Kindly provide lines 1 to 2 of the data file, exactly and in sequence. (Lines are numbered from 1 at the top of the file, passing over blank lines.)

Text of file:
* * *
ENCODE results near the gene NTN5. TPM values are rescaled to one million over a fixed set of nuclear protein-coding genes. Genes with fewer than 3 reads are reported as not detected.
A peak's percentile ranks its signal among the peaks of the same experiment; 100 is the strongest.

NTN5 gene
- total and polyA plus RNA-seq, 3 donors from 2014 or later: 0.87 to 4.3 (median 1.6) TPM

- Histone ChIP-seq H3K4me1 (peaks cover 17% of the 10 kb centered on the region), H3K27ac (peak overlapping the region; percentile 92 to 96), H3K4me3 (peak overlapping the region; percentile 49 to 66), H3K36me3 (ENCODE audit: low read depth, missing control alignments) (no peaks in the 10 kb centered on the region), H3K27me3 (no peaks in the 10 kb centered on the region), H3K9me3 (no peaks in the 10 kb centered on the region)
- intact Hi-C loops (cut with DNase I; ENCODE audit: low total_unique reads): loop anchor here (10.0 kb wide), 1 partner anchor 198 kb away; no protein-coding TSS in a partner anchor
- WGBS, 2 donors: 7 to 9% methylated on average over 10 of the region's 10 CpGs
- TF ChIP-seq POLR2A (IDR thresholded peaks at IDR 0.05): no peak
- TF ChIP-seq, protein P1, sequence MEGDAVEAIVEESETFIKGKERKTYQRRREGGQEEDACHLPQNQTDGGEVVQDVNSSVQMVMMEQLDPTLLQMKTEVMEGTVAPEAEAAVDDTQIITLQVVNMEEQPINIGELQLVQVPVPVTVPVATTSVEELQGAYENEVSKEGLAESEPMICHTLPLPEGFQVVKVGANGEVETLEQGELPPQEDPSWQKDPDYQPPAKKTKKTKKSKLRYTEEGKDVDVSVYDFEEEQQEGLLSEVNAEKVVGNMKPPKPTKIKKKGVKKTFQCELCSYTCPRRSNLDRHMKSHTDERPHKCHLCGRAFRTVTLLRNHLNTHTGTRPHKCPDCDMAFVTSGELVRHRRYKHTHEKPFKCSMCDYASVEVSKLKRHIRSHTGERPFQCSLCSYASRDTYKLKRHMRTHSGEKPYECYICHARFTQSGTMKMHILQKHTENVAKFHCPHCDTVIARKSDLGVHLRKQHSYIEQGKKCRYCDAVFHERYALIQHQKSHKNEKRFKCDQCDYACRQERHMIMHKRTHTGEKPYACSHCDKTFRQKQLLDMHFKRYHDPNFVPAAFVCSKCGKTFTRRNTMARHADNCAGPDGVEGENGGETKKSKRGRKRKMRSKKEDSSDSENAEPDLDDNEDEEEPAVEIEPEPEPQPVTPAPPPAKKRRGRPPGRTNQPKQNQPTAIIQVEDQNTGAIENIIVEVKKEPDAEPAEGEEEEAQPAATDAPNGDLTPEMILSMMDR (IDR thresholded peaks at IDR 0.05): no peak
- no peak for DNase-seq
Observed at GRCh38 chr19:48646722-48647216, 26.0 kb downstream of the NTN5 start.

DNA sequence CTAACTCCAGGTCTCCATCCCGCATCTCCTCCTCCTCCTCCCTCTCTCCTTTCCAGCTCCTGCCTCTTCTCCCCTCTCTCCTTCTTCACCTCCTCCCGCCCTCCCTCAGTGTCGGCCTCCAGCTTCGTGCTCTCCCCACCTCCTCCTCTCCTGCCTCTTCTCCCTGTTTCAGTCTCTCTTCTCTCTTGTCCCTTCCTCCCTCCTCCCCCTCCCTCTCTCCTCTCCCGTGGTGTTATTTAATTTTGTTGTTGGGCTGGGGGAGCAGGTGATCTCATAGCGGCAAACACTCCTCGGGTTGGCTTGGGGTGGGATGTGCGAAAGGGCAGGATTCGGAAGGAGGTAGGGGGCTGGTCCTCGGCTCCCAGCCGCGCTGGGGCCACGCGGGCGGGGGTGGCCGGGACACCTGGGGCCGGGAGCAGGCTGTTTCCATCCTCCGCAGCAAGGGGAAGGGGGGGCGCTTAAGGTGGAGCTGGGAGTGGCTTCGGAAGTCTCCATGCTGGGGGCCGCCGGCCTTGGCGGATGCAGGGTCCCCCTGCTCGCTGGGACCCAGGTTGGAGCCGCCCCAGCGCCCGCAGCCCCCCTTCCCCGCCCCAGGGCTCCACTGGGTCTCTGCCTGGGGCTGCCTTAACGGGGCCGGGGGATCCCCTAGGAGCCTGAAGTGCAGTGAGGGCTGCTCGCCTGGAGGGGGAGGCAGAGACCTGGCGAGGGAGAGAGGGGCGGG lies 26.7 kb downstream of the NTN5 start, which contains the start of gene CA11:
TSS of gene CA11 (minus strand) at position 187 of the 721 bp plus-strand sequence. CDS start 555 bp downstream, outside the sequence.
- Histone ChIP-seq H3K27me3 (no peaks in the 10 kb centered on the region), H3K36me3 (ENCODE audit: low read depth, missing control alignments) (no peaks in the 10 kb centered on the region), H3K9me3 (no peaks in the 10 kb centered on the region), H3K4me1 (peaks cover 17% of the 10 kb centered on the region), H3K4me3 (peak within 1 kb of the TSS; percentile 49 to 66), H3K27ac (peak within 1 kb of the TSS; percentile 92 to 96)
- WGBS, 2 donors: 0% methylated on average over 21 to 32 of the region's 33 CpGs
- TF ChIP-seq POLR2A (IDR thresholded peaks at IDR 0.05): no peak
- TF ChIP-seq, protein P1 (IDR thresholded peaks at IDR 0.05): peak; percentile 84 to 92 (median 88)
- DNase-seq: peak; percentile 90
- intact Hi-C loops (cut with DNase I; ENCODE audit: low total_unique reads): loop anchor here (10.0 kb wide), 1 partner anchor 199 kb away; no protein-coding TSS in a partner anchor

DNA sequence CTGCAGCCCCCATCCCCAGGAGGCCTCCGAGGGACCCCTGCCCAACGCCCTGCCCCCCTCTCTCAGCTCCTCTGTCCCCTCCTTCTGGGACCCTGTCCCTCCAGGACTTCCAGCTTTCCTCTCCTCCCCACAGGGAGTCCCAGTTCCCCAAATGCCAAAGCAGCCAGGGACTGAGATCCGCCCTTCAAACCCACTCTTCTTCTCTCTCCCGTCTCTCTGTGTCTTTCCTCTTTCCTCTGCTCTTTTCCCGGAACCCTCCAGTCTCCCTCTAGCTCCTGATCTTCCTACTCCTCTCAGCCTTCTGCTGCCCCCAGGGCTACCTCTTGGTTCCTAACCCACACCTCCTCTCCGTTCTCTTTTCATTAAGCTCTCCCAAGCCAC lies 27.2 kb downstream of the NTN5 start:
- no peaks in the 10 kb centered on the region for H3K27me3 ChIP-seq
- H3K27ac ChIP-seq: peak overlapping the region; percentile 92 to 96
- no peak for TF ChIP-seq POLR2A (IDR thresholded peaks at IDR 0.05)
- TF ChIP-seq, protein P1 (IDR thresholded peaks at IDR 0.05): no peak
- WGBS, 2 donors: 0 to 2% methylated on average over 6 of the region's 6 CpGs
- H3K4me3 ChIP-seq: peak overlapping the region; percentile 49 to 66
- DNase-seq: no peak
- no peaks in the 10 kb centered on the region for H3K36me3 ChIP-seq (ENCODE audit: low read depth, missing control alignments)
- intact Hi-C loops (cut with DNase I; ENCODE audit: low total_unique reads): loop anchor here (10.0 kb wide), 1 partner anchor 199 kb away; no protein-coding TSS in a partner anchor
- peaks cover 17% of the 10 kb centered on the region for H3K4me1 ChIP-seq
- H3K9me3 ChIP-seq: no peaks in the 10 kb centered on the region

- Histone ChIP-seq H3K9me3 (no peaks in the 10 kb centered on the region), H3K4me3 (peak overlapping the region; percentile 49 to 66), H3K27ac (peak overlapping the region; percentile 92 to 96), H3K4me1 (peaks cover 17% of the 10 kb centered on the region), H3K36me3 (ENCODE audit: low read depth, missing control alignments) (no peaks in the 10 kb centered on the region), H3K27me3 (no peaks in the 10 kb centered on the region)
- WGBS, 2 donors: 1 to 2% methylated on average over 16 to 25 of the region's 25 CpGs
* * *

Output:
ENCODE results near the gene NTN5. TPM values are rescaled to one million over a fixed set of nuclear protein-coding genes. Genes with fewer than 3 reads are reported as not detected.
A peak's percentile ranks its signal among the peaks of the same experiment; 100 is the strongest.